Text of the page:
Meet Bambi. This fawn must’ve been less than 48 hours old yesterday morning, judging by the way it wobbled when it walked, and it displayed no fear of the strange, bipedal creature standing in the middle of the road. Its mother was nowhere in evidence; she must’ve gone off foraging after giving her fawn strict instructions to stay put. But like a lot of young ‘uns, the fawn clearly had other ideas. I happened around the bend just as it trotted down through the woods and teetered on the edge of the bank. I switched my camera to video mode and shot a short clip (I’m new to video editing, so I apologize for the poor quality). Notice how quickly and effectively it hides when a car approaches.
Note, too, the relative openness of the forest floor behind it. This is a look that all of us who have grown up in Pennsylvania and other parts of the eastern United States have grown well accustomed to over the last fifty or sixty years. But it isn’t natural.
Now meet a baby shagbark hickory. Notice the fence behind it: this is inside a 400-square-foot deer exclosure right on the top of one of our dry ridges, the sort of environment where we have become especially accustomed to looking at brown leaf litter and the occasional patch of moss. Shagbark hickories are great trees, but we don’t have too many of them under about the age of sixty, and three of the nicest ones were felled in an ice storm in 2005. The loosely attached shingles of bark that give the tree its name make especially attractive roosts for many species of forest bats, which, as voracious consumers of insects, are thought to play something of a keystone role in eastern forest ecosystems. But like most woody plants, shagbark hickory seedlings are highly palatable to white-tailed deer, especially in winter and early spring when there isn’t much else to eat.
Here’s a corner of the deer exclosure, showing the contrast between inside and out. We have plenty of Solomon’s-seal down in the hollow, and now that the deer numbers are down throughout the property as a result of a decade of good hunting, we’re starting to see spindly, first- and second-year Solomon’s-seal appear in the flatter, more accessible areas on top of the mountain. But nowhere does it look as healthy as in this little exclosure, which is now ten years old. I had never seen Solomon’s-seal with two and three parallel rows of flowers before this spring. This suggests that even the de-facto wildflower refuge areas in the steepest parts of the hollow are still suffering from over-grazing. This is the kind of baseline data that you can’t get from historical records, because 100 years ago, very few people were taking notes on such things.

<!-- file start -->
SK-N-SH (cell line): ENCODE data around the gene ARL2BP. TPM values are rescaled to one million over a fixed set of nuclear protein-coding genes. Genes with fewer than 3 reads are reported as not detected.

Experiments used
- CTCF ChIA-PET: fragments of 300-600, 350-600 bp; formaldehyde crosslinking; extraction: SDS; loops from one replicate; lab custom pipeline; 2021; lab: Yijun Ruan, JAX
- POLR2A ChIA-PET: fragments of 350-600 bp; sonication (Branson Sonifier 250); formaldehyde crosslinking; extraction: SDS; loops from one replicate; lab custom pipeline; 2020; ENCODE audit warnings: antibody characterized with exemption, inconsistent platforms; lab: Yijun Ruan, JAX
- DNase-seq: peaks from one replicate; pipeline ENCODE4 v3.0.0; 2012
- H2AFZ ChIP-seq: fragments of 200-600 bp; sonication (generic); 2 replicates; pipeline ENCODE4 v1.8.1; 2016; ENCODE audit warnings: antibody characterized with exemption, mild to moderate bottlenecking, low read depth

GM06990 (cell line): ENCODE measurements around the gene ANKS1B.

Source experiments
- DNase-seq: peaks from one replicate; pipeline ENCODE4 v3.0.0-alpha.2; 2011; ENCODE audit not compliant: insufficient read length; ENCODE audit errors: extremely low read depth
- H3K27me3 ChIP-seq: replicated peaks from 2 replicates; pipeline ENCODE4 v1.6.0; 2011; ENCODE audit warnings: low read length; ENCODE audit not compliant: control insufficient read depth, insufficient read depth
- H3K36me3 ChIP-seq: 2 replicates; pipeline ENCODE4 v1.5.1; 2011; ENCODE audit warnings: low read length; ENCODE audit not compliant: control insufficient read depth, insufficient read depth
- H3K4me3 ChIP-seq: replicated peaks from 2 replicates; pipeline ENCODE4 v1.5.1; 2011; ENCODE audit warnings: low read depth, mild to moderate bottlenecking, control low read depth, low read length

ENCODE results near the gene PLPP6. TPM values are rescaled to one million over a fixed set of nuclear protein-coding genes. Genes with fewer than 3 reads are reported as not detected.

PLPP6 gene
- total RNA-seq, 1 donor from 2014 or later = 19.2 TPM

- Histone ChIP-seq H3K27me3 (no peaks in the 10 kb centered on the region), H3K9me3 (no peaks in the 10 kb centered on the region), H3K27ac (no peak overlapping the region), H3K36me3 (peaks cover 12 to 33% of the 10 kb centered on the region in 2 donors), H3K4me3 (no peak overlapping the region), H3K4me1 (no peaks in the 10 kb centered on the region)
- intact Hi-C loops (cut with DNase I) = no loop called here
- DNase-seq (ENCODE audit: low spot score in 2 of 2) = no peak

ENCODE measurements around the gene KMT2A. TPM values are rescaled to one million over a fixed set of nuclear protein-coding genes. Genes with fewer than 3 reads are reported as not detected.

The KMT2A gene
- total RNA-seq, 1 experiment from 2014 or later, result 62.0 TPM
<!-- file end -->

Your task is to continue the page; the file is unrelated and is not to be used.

Bare ground is almost nonexistent inside the exclosure from March onwards — as I think it would be almost everywhere, were it not for our adorable cloven-hoofed friends. Yes, white-tailed deer are a natural part of the eastern forest ecosytem, but their numbers have been greatly inflated by the elimination of the two principal predators on adult deer, cougars and wolves. Nor is it just a numbers game. When deer and elk are actively predated, they change their behavior from what biologists refer to as an energy-maximizing mode to a time-minimizing mode. That is to say, they stop hanging out in the open or along forest edges, browsing and grazing to their hearts’ content and making as many fawns as possible, and instead they take cover — like the fawn in the video — and spend as little time as they can out in the open. That’s why most deer are killed on the opening day of regular rifle season here in Pennsylvania each fall: as soon as they realize they’re in danger, they bed down and hardly move for the next two weeks, except at night. The more ambitious hunters are getting proficient in archery and muzzleloader hunting so they can take advantage of earlier seasons, which begin in October here. Some of us would like to see deer seasons of one kind or another stretch for six months or longer, more effectively imitating year-round natural predation. Of course, the hunting would be much tougher under such a scenario, which is why the slob hunters in our state set up a howl at every attempt to manage white-tailed deer from an ecosystem perspective.
Our original inspiration in creating our deer exclosures was a visit to a fifty-year-old exclosure in northern Pennsylvania — Latham’s acre.
It was like stepping into a lost world, a world filled with wildflowers, shrubs, and saplings only rarely seen in much of Pennsylvania’s wild lands. Thick beds of Canada mayflower, Solomon’s seal, round-leaved violets, partridgeberry, Indian cucumber-root, white baneberry, jack-in-the-pulpit, and red and painted trilliums blanketed the forest floor. Alternate-leaved dogwood and red elderberry shrubs, as well as tree saplings of many species, such as black birch, sugar maple, shadbush, black cherry, and American beech, occupied the understory. The vegetation was so thick that we could barely see from one end of the acre to the other. The middle canopy, which has been eliminated from many of Pennsylvania’s forests by too many deer, was especially impressive. That is the area, researchers have found, where most of our neotropical migrant songbirds, such as wood thrushes, rose-breasted grosbeaks, and black-throated blue warblers, nest and feed.
You may have noticed the wood thrush, scarlet tanager, Acadian flycatcher, and worm-eating warbler songs in the video I posted. We’re fortunate in having at least some mid-level canopy in portions of our woods, and in time, with good hunting, we hope to have much more.